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Volatile Trading Day Keeps Focus on Fed, Jobs Data

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Volatile trading in stocks and bonds could continue as investors sort out what's going on with the Fed and whether markets have come to some sort of inflection point.

That makes every bit of economic data even more important, since the Fed has made clear its path will be determined by the progress of the economy, and employment in particular.

(Read More: Pisani: Traders Overreact to Bernanke's Testimony)

Thursday's reports include weekly jobless claims at 8:30 a.m. ET; U.S. manufacturing PMI at 8:58 a.m..; FHFA home prices at 9: a.m. and new home sales at 10 a.m. U.S. markets will also be watching PMI data for China and the euro zone.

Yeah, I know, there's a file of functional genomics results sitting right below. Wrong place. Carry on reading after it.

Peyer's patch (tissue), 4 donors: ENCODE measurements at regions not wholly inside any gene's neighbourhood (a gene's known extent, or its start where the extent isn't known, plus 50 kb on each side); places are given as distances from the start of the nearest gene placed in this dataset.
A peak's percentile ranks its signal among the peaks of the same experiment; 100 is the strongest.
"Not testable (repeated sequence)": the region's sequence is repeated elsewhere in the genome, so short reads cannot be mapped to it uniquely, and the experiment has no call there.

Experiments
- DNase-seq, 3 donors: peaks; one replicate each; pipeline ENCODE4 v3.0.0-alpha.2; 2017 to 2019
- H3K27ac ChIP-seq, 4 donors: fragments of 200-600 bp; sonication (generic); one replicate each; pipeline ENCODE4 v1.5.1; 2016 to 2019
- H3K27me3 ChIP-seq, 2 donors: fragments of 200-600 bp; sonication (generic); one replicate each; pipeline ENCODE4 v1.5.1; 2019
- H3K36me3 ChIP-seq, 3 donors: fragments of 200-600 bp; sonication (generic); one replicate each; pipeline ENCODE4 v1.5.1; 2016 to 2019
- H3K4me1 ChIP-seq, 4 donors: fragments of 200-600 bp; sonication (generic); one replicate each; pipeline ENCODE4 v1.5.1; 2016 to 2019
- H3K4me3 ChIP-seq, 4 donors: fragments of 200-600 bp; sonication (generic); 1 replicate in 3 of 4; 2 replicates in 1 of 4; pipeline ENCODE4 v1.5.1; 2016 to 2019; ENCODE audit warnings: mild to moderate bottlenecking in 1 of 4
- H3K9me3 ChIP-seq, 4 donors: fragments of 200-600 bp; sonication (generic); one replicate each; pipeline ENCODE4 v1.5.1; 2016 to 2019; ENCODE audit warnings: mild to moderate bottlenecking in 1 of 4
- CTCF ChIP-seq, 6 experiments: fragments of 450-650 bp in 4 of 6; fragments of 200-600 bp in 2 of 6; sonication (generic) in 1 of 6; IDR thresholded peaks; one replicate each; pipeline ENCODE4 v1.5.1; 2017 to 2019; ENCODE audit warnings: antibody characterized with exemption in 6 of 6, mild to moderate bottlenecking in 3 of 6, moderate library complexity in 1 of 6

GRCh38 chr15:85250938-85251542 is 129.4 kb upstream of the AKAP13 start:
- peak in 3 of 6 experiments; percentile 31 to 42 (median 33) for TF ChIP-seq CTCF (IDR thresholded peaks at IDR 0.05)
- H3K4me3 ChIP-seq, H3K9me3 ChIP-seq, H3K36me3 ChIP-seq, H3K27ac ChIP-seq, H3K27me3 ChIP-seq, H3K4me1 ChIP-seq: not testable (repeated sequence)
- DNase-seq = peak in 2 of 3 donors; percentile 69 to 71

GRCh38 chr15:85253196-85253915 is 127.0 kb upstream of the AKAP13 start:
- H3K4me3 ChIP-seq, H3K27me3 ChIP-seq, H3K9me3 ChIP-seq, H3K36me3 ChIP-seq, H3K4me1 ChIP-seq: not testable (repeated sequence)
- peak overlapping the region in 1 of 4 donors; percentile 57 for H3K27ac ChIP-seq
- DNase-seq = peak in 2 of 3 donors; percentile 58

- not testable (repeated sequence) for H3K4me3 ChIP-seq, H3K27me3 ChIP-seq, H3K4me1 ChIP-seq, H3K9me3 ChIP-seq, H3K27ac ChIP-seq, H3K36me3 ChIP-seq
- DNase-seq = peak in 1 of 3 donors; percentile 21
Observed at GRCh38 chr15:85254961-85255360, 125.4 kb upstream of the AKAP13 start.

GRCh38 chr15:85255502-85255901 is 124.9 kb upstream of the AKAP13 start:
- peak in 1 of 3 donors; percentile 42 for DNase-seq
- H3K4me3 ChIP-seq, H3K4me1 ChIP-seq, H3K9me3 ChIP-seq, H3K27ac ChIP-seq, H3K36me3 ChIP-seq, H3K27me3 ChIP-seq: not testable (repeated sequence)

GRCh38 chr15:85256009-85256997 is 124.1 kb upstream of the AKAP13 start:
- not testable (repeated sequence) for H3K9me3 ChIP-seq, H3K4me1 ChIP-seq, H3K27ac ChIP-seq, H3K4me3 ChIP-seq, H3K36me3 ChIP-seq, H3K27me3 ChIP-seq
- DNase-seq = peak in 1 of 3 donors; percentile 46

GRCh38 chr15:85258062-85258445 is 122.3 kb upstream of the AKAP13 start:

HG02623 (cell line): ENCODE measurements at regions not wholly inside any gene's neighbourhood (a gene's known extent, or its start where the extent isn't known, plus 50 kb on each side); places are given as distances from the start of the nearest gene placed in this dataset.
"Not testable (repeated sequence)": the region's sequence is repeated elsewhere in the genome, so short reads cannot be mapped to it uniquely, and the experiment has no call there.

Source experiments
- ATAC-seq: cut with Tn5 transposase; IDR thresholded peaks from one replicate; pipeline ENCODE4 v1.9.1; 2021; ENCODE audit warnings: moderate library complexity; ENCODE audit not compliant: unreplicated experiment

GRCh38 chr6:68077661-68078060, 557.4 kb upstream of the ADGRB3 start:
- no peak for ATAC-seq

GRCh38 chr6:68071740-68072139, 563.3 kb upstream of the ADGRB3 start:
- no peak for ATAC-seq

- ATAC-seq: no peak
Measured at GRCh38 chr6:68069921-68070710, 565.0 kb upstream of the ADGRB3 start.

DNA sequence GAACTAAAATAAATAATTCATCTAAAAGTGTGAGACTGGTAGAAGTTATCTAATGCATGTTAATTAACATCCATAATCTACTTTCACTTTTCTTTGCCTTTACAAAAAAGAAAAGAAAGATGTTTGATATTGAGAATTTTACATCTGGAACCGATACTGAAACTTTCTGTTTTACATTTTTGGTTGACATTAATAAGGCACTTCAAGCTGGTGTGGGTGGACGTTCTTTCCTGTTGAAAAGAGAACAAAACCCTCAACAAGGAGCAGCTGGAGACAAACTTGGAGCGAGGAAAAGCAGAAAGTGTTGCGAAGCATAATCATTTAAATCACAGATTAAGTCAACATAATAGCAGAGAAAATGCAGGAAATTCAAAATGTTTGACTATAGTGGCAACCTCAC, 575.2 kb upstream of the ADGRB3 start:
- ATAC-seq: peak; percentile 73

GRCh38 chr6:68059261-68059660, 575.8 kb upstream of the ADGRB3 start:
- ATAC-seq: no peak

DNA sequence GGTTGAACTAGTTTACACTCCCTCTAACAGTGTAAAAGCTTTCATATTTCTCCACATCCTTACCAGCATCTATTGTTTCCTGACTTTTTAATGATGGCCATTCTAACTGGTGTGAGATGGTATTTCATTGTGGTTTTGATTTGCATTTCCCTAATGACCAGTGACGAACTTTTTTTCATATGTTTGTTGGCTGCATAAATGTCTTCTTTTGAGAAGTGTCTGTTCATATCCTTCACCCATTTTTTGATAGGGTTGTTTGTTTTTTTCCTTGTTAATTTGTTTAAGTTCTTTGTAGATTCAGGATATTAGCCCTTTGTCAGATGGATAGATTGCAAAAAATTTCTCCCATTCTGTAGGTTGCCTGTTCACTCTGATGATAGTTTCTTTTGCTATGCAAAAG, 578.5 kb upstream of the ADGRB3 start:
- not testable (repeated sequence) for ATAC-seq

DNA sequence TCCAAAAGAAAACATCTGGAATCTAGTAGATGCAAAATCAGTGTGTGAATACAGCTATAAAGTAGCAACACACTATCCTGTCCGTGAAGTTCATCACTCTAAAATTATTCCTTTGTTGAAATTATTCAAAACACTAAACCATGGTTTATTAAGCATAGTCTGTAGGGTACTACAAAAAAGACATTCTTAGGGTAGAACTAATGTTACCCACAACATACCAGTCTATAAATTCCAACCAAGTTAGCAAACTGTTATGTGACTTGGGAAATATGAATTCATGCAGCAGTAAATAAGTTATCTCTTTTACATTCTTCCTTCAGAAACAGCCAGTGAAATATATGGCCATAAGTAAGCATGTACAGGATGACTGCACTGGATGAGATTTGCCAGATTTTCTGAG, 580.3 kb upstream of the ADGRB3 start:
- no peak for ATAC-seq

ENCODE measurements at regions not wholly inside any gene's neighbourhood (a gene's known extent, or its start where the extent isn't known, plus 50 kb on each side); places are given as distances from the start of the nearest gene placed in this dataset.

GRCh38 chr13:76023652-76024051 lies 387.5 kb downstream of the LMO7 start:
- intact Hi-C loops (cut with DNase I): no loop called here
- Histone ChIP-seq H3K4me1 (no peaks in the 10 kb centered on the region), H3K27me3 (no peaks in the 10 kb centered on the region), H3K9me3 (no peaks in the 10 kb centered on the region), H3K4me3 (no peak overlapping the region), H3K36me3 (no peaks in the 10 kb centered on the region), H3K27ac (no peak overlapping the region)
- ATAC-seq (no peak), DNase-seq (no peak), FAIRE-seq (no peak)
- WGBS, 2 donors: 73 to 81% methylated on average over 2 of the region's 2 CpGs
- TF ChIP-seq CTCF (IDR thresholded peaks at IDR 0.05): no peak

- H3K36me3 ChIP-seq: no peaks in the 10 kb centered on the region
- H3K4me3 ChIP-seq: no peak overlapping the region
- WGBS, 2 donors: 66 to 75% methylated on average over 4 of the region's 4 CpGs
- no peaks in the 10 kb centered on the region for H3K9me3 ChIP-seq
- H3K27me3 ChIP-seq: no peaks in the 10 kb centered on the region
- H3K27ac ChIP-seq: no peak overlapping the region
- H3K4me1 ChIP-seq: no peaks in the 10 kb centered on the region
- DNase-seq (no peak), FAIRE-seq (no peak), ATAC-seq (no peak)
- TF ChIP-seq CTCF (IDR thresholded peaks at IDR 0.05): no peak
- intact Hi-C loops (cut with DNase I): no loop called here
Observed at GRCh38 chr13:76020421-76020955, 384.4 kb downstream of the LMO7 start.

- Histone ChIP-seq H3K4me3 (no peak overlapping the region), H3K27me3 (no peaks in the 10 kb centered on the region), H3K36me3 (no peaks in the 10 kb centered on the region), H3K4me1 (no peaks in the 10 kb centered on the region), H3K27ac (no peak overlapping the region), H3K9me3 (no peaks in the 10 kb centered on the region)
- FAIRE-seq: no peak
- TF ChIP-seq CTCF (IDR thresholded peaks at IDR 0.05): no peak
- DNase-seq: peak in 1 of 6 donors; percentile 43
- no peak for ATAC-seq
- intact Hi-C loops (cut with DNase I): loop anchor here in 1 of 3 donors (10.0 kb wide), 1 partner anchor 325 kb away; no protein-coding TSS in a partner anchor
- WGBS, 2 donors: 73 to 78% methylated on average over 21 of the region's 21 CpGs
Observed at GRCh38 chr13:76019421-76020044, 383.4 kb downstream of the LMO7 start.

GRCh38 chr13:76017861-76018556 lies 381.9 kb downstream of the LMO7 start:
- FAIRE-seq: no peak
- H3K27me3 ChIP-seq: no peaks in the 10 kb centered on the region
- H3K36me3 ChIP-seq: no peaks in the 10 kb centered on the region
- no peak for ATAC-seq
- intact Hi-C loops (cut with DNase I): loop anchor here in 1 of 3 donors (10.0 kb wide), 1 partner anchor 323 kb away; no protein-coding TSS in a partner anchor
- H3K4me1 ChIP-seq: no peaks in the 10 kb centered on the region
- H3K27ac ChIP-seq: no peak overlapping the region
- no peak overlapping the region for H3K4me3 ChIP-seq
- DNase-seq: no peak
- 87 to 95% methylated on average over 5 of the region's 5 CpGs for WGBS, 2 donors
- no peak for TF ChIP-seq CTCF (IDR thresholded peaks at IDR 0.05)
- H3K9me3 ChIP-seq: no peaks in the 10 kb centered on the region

Fed Chairman Ben Bernanke's appearance Wednesday before the Joint Economic Committee in Congress brought out little new information, but it sure sounded different to markets that went on a volatile roller-coaster ride during and after his testimony. First stocks and bonds rallied together when his dovish prepared statement appeared to push off the idea that the Fed would start tapering down its $85 billion monthly purchases of mortgages and Treasurys any time soon.

But then selling took hold when Bernanke was questioned about the unwinding of quantitative easing. He said the Fed could start paring back purchases in a couple of months, and even though New York Fed President William Dudley had publicly said the same thing, markets went into a tail spin. That sparked selling across markets, including gold, which reversed its sharp gains. The 10-year Treasury yield closed above 2 percent for the first time since March.